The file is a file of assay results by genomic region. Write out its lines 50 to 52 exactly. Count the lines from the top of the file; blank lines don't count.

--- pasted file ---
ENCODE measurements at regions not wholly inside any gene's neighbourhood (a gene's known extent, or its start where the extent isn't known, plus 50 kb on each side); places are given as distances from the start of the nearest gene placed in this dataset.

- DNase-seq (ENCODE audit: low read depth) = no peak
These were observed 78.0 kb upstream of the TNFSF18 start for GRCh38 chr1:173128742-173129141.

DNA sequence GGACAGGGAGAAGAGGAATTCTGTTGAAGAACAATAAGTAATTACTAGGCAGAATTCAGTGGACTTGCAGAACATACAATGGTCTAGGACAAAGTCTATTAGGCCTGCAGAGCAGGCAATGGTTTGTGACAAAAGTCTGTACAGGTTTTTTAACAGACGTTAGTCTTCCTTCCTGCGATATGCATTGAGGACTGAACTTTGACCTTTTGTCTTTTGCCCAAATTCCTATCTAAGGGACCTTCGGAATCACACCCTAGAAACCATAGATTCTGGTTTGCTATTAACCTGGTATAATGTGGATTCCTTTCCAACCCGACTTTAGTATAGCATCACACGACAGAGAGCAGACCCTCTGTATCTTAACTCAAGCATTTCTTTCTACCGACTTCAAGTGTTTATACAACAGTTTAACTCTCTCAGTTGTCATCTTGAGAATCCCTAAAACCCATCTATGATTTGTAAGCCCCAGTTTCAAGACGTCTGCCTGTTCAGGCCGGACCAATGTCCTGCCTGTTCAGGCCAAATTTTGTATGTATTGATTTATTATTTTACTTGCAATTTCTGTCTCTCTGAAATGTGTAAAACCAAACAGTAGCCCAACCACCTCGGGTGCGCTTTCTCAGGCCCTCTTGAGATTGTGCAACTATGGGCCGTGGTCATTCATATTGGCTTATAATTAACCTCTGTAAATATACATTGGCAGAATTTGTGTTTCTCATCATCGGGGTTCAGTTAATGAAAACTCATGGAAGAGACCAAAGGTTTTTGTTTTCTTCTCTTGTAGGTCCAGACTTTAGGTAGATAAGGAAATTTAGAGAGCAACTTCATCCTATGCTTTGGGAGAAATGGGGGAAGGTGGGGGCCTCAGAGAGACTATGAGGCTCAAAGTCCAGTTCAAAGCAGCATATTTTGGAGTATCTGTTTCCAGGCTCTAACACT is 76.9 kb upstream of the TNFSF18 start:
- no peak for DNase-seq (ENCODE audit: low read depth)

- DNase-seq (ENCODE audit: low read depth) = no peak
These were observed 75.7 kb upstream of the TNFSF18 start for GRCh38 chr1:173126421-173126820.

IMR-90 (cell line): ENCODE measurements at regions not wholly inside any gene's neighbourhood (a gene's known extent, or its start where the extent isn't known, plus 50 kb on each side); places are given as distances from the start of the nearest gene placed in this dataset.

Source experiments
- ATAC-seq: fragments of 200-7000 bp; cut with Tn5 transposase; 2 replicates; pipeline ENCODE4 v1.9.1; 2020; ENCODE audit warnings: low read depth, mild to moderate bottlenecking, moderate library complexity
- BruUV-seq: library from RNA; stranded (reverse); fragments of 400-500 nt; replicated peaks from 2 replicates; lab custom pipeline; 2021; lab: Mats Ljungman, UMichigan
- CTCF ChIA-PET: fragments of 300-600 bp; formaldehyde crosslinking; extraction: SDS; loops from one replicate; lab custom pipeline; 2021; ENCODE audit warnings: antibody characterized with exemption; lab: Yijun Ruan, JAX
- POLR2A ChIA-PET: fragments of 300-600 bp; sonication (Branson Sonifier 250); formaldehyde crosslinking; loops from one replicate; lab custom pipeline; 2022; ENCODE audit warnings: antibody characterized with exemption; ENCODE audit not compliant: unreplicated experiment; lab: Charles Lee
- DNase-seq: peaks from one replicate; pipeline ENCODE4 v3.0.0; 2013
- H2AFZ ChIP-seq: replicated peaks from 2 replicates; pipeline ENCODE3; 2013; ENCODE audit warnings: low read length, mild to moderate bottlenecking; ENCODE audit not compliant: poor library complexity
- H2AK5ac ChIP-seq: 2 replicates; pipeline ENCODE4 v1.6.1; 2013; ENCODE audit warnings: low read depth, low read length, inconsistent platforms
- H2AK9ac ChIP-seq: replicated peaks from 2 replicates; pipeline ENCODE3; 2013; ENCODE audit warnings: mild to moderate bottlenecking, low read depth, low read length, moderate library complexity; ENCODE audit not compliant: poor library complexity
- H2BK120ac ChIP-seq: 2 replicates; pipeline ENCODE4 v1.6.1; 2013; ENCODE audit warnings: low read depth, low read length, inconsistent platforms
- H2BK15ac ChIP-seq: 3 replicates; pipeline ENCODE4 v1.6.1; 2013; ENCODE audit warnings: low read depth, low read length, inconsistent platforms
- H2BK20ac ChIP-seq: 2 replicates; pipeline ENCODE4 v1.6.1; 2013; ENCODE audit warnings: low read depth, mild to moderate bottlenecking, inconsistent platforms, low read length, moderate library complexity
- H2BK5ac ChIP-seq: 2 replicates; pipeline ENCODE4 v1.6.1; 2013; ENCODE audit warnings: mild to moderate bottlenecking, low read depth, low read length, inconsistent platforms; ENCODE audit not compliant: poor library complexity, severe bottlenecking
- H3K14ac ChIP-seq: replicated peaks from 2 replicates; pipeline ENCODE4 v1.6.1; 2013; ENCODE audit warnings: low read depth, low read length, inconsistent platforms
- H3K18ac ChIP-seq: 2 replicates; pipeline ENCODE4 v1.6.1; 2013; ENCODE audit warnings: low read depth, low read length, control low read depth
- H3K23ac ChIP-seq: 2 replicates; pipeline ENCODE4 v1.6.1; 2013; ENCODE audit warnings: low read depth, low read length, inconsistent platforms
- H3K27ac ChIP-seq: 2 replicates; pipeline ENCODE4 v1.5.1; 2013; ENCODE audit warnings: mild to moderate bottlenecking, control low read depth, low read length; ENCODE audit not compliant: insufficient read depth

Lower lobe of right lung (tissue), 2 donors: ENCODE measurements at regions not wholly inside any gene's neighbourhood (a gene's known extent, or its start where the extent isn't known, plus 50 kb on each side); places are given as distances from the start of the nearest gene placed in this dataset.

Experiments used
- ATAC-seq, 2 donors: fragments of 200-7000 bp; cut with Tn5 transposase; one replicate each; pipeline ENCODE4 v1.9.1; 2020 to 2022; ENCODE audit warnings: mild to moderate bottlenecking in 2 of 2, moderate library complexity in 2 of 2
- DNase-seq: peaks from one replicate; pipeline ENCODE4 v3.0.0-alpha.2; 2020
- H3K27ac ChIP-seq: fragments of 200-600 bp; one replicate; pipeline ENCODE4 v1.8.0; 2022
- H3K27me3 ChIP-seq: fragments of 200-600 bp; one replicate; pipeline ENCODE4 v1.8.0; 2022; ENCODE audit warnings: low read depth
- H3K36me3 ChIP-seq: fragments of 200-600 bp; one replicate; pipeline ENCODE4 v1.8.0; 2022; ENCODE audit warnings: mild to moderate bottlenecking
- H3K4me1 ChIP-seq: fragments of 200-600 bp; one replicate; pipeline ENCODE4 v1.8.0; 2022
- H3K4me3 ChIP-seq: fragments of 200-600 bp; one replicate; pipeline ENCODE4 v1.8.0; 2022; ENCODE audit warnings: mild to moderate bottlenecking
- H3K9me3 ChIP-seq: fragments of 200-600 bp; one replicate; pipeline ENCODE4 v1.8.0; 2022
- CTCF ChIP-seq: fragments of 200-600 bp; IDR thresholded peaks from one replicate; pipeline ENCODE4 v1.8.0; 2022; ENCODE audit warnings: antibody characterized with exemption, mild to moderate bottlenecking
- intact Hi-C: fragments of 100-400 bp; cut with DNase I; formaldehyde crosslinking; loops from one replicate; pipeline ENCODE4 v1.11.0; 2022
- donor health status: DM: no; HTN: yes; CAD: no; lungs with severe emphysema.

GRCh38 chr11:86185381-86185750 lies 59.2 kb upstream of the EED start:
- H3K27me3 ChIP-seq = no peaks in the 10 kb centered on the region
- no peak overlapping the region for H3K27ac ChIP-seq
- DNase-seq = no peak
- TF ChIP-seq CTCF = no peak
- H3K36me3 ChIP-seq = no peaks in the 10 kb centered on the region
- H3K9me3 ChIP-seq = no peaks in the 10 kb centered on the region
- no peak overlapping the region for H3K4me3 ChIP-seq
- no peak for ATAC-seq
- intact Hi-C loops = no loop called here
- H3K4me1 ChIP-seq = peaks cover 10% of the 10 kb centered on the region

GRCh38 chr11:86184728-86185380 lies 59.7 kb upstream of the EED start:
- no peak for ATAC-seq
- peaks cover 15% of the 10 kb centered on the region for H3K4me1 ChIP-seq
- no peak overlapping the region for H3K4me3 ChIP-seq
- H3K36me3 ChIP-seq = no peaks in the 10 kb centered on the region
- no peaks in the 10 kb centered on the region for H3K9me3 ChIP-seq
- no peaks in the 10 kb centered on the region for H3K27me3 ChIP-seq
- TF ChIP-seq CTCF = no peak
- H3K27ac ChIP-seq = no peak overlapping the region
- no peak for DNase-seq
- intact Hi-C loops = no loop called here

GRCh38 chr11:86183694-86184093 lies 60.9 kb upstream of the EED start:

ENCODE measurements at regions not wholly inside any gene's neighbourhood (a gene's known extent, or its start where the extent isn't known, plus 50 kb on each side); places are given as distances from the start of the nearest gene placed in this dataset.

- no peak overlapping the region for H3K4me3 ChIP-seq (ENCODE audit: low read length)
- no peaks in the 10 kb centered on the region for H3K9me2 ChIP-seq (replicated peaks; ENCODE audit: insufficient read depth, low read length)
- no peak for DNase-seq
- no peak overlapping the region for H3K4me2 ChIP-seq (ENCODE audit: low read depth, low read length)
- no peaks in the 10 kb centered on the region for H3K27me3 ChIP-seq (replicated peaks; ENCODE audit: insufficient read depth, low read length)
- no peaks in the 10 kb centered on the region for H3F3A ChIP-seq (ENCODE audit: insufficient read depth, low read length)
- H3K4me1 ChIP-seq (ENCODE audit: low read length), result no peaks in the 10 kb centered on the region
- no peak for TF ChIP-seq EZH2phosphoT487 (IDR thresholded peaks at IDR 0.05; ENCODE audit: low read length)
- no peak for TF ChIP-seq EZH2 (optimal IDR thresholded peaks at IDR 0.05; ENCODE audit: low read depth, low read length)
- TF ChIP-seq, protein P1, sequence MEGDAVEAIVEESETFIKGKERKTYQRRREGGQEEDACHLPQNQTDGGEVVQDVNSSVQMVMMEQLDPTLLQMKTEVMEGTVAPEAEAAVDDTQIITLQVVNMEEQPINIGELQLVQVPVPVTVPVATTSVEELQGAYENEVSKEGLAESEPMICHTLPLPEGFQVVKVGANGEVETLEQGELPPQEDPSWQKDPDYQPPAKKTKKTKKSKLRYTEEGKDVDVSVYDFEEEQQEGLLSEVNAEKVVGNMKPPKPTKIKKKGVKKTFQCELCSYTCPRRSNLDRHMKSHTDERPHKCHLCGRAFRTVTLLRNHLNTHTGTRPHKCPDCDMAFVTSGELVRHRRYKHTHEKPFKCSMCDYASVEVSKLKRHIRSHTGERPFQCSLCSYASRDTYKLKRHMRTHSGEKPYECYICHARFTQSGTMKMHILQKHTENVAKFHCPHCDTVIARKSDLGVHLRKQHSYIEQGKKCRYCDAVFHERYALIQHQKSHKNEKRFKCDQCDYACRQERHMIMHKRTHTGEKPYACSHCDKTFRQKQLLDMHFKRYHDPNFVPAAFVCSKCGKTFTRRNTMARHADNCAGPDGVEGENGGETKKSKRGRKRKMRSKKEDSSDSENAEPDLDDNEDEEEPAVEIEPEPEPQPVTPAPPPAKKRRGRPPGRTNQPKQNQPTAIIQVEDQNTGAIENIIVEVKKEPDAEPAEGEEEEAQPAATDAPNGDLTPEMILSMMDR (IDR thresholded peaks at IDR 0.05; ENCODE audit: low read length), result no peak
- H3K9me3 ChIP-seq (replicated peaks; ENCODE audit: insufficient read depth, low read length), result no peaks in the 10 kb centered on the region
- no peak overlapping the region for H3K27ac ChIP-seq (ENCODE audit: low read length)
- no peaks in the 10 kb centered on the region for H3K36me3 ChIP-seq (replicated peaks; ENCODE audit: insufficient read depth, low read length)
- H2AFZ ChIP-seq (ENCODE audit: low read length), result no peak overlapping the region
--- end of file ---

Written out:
GRCh38 chr11:86184728-86185380 lies 59.7 kb upstream of the EED start:
- no peak for ATAC-seq
- peaks cover 15% of the 10 kb centered on the region for H3K4me1 ChIP-seq